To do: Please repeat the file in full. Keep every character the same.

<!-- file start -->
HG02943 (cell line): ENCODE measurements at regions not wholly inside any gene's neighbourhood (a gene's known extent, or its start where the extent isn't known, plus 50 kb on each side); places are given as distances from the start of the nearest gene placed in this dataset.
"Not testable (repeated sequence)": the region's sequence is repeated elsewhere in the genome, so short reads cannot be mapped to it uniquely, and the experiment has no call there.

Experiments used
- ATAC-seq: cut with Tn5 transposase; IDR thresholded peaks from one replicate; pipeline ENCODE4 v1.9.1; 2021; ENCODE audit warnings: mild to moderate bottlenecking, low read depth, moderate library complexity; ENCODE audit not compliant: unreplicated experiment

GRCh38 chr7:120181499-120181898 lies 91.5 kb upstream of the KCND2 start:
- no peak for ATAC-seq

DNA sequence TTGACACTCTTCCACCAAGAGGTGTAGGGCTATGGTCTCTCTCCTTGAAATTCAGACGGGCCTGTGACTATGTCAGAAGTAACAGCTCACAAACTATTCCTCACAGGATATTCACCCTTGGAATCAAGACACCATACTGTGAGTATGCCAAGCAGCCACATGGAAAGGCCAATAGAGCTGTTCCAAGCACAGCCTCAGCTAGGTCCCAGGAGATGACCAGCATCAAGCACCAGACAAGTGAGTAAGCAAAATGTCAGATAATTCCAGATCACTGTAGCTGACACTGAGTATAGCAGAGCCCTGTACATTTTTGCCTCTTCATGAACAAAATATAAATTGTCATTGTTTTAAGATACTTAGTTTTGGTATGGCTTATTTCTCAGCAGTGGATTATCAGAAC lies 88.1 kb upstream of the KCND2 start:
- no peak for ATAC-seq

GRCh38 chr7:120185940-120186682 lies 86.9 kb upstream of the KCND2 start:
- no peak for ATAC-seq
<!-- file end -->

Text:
HG02943 (cell line): ENCODE measurements at regions not wholly inside any gene's neighbourhood (a gene's known extent, or its start where the extent isn't known, plus 50 kb on each side); places are given as distances from the start of the nearest gene placed in this dataset.
"Not testable (repeated sequence)": the region's sequence is repeated elsewhere in the genome, so short reads cannot be mapped to it uniquely, and the experiment has no call there.

Experiments used
- ATAC-seq: cut with Tn5 transposase; IDR thresholded peaks from one replicate; pipeline ENCODE4 v1.9.1; 2021; ENCODE audit warnings: mild to moderate bottlenecking, low read depth, moderate library complexity; ENCODE audit not compliant: unreplicated experiment

GRCh38 chr7:120181499-120181898 lies 91.5 kb upstream of the KCND2 start:
- no peak for ATAC-seq

DNA sequence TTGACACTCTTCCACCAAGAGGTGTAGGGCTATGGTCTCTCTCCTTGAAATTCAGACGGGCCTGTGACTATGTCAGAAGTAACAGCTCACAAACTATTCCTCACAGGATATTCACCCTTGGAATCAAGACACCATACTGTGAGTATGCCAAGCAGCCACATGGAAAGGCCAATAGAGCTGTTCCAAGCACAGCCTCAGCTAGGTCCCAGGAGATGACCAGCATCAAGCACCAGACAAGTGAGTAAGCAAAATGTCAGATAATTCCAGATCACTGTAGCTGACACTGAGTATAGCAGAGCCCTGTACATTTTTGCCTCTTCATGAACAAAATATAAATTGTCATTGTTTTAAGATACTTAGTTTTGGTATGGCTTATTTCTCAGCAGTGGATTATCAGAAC lies 88.1 kb upstream of the KCND2 start:
- no peak for ATAC-seq

GRCh38 chr7:120185940-120186682 lies 86.9 kb upstream of the KCND2 start:
- no peak for ATAC-seq